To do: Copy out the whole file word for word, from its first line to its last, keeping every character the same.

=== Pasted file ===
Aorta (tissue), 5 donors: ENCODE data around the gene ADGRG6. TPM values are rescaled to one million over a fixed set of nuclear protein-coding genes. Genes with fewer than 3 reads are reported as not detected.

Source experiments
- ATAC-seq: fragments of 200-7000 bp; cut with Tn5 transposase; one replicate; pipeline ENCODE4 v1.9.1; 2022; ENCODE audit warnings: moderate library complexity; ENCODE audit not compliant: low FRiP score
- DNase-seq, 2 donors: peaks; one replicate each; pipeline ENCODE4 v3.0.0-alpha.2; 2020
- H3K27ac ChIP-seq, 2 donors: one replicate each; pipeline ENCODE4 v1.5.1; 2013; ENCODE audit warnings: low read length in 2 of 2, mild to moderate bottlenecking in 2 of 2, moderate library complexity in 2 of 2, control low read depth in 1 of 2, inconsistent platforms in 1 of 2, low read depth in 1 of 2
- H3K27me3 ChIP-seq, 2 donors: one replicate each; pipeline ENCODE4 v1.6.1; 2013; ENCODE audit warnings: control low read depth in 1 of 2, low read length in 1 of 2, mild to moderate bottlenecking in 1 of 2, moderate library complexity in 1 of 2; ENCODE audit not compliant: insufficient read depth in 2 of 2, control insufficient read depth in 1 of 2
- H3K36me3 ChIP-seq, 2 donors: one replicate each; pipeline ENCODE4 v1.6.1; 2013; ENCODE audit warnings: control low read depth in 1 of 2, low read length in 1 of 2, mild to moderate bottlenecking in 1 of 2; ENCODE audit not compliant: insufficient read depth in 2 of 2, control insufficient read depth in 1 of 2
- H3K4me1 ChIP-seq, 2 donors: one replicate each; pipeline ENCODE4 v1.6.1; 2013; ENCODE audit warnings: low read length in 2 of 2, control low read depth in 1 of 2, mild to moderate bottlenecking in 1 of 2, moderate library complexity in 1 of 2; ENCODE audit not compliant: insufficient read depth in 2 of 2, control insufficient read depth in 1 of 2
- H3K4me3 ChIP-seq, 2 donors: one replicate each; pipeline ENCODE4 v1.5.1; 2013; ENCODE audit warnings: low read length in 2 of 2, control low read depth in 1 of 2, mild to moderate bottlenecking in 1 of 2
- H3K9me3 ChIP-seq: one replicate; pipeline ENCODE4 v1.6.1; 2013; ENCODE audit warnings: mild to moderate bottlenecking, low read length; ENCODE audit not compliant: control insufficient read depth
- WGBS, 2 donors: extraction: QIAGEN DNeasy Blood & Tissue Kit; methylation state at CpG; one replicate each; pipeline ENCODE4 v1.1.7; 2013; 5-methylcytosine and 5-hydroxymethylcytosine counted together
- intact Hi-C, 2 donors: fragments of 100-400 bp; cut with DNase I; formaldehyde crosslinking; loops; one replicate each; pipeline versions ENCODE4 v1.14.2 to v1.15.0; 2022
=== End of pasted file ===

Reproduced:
Aorta (tissue), 5 donors: ENCODE data around the gene ADGRG6. TPM values are rescaled to one million over a fixed set of nuclear protein-coding genes. Genes with fewer than 3 reads are reported as not detected.

Source experiments
- ATAC-seq: fragments of 200-7000 bp; cut with Tn5 transposase; one replicate; pipeline ENCODE4 v1.9.1; 2022; ENCODE audit warnings: moderate library complexity; ENCODE audit not compliant: low FRiP score
- DNase-seq, 2 donors: peaks; one replicate each; pipeline ENCODE4 v3.0.0-alpha.2; 2020
- H3K27ac ChIP-seq, 2 donors: one replicate each; pipeline ENCODE4 v1.5.1; 2013; ENCODE audit warnings: low read length in 2 of 2, mild to moderate bottlenecking in 2 of 2, moderate library complexity in 2 of 2, control low read depth in 1 of 2, inconsistent platforms in 1 of 2, low read depth in 1 of 2
- H3K27me3 ChIP-seq, 2 donors: one replicate each; pipeline ENCODE4 v1.6.1; 2013; ENCODE audit warnings: control low read depth in 1 of 2, low read length in 1 of 2, mild to moderate bottlenecking in 1 of 2, moderate library complexity in 1 of 2; ENCODE audit not compliant: insufficient read depth in 2 of 2, control insufficient read depth in 1 of 2
- H3K36me3 ChIP-seq, 2 donors: one replicate each; pipeline ENCODE4 v1.6.1; 2013; ENCODE audit warnings: control low read depth in 1 of 2, low read length in 1 of 2, mild to moderate bottlenecking in 1 of 2; ENCODE audit not compliant: insufficient read depth in 2 of 2, control insufficient read depth in 1 of 2
- H3K4me1 ChIP-seq, 2 donors: one replicate each; pipeline ENCODE4 v1.6.1; 2013; ENCODE audit warnings: low read length in 2 of 2, control low read depth in 1 of 2, mild to moderate bottlenecking in 1 of 2, moderate library complexity in 1 of 2; ENCODE audit not compliant: insufficient read depth in 2 of 2, control insufficient read depth in 1 of 2
- H3K4me3 ChIP-seq, 2 donors: one replicate each; pipeline ENCODE4 v1.5.1; 2013; ENCODE audit warnings: low read length in 2 of 2, control low read depth in 1 of 2, mild to moderate bottlenecking in 1 of 2
- H3K9me3 ChIP-seq: one replicate; pipeline ENCODE4 v1.6.1; 2013; ENCODE audit warnings: mild to moderate bottlenecking, low read length; ENCODE audit not compliant: control insufficient read depth
- WGBS, 2 donors: extraction: QIAGEN DNeasy Blood & Tissue Kit; methylation state at CpG; one replicate each; pipeline ENCODE4 v1.1.7; 2013; 5-methylcytosine and 5-hydroxymethylcytosine counted together
- intact Hi-C, 2 donors: fragments of 100-400 bp; cut with DNase I; formaldehyde crosslinking; loops; one replicate each; pipeline versions ENCODE4 v1.14.2 to v1.15.0; 2022